See Me

Look at me. For the love of God, please just look at me. I see you walking past: talking, laughing, living. Not one of you ever stops and looks down, down into the river where he left me. Would you even see me? I don’t know, but would it hurt you to look?

It still hurts, which makes no sense. There’s barely anything left of me, except for my bones. There’s still life, crawling, wriggling life that strips me away in slivers. But those things aren’t me. They just live on me. So why does it all still hurt? The wire he wrapped me in cuts into skin and muscle I no longer have. My neck still feels bruised from where he crushed my throat; lungs still burn for air that will never come. And it’s cold. You, up there in the sun, can’t imagine how cold. Colder than the grave. At least sunlight might fall on a grave.

You’re so close; just look down. I’m here. I’m still here! So close to you that I can see the tread of your shoes overhanging the path, can nearly smell that cigarette you just lit. What’s out there that is so damn beautiful that you can’t even spare a moment for the river inches from your toes?

He wouldn’t look at me either. The man who did this to me. I saw him on the path once, his phone stuck to his ear. He’s the last person I wanted to see again, but after so long down in the dark and the seeping chill, I thought at least he might look at me. Might stop a moment and remember me. He didn’t. Didn’t even glance away from his phone.

I think I cried then. It was bad enough having no headstone to show that I had lived, short though my life had been. But now even my murderer had forgotten me? Worse still, I had wanted him to acknowledge me.

I think that’s the worst thing he could have done. To make me want him. That made me cry. Crying tears into a river.

That sunny day must be warm to make you linger here for so long. Most people are too busy, too wrapped up in their own business to stop by the river a while. Why are you taking your shoes off? Oh, you must be warm. This water is bloody filthy. Take it from me. You should hear the way parents warn their kids away from the water. Full of rubbish, they say, full of weeds that will snag you and drag you under till you drown. But there aren’t any weeds. There’s just me.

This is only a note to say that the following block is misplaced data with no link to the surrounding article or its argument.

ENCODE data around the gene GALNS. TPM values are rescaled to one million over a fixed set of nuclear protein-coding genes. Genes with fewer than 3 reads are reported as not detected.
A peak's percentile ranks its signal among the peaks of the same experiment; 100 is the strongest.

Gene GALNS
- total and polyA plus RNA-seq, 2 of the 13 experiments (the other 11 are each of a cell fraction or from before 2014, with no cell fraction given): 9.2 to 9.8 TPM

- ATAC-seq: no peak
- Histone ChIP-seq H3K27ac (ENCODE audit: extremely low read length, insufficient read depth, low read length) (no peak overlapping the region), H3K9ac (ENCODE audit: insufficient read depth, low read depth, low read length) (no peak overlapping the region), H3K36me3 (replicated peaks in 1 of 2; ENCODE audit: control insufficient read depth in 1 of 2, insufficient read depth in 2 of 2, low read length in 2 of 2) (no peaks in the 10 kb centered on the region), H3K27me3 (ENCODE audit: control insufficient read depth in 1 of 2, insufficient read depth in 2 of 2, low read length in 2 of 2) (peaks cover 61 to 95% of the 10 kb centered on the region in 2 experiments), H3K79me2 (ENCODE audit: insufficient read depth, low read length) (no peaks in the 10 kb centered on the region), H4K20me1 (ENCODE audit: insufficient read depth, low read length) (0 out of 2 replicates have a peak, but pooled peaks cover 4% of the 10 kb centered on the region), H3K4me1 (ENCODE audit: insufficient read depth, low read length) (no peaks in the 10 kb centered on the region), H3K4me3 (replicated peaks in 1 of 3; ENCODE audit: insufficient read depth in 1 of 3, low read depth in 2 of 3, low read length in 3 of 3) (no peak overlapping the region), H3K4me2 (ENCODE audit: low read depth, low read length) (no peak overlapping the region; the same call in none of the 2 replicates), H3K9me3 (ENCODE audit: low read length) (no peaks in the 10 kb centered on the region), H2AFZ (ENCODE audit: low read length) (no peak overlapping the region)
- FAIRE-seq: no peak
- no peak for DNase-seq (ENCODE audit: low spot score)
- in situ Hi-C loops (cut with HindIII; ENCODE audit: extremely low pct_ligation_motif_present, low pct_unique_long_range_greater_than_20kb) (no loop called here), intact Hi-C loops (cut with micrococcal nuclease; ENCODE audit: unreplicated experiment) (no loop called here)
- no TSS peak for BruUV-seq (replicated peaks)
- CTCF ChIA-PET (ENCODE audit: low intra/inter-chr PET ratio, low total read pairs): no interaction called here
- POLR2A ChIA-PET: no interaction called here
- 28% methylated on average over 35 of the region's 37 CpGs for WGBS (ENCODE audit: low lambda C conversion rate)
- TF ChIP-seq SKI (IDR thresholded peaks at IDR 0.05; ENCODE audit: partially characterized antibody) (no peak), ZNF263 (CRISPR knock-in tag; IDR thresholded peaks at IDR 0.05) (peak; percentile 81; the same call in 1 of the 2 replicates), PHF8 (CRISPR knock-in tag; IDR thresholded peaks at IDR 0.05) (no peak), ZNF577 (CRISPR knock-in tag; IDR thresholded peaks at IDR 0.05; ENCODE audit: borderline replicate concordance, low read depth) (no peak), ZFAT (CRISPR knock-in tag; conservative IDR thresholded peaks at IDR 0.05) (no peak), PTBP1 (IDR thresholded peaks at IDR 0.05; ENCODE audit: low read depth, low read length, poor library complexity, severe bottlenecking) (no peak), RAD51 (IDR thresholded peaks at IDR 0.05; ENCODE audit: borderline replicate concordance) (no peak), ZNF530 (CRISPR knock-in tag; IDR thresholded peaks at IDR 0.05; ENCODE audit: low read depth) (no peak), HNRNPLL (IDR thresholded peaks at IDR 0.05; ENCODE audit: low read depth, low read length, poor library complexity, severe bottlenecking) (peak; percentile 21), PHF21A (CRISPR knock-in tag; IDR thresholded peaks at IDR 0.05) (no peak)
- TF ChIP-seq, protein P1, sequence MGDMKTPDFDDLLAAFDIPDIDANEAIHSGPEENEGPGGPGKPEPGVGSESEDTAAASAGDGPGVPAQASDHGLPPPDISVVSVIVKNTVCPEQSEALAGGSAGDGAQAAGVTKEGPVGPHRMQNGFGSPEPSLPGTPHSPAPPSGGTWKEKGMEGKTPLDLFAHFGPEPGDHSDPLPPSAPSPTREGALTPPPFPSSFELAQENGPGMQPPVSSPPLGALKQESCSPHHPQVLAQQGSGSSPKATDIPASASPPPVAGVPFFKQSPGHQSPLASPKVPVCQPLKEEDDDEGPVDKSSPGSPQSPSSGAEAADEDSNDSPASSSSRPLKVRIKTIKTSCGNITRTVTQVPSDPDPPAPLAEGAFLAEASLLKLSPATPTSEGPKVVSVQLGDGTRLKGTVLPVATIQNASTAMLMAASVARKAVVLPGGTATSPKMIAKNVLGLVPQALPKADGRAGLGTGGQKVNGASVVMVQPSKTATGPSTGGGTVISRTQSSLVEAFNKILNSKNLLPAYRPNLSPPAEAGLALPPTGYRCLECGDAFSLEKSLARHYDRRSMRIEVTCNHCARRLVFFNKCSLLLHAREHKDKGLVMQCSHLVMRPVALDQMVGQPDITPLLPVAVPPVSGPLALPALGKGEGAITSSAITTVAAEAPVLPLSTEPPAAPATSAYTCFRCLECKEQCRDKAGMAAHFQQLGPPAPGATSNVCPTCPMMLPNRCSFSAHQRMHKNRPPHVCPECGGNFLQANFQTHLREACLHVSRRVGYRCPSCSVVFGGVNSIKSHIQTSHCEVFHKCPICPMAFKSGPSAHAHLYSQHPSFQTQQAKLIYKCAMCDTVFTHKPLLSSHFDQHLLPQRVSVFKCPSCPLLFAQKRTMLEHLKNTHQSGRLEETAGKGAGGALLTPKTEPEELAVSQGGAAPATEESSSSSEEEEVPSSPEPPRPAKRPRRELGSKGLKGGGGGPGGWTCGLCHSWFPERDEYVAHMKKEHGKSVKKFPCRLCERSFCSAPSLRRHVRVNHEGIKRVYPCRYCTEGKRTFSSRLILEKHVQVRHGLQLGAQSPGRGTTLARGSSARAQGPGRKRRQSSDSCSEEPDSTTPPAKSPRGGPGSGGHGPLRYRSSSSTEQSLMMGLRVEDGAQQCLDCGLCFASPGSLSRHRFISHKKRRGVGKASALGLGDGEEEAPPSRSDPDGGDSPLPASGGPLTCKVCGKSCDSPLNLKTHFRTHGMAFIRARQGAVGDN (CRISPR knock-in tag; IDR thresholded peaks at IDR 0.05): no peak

Could I touch you? Maybe. Maybe then you’d look at me.

My wire cage cuts deep as I try to reach for you. I can feel it slicing into me, just as it did when he threw me in, still alive though barely conscious. It’s all that’s holding me together now. If it wasn’t for this wire, maybe I’d have been carried out to sea. Would that have been better? Peaceful, perhaps, but no one would ever have looked for me there. Not that they look for me here.

There you are. The river pulls at my fingers as I stretch them out to you, to brush against your skin. Even in the water, you are warm. Warm to my touch. I miss that warmth. I miss it so much.

No, don’t pull away! You haven’t even looked at me yet. Don’t leave me. Come down here and see me!

All it takes is one quick pull, one moment of struggling violence, and now we can meet eye to eye. It all becomes so much clearer as we sink together into the water. Yes, I can see that you’re looking at me now. You’re looking at what he did to me. I can feel the water running through me, like wind through an empty house. It flows over every exposed bone and tugs at pieces of tattered flesh. It snakes its way between my teeth, through a grin stripped back and bear long ago.

Yes, you’re looking at me. But can you see who I am? I’m still here, still inside it all. I’m still me – the same person who walked along that path like you did. The same person who said goodbye to their parents, who went out with their friends, who accepted his offer of a ride home and died because I refused to pay the price he demanded. I am not the bones he made me.

Why aren’t you moving anymore? Open your eyes. You’ve got to … I see. You’re not looking at me anymore, are you? I suppose you’re not looking at all.

I’m sorry, I didn’t mean to … I am sorry.

Go. Go down the river, along with all the others. The current will carry you off in the direction of the sea and I wish you well on your silent journey. I have to wait here a while longer, I’m afraid. Just until somebody sees me.

© Samuel Poots

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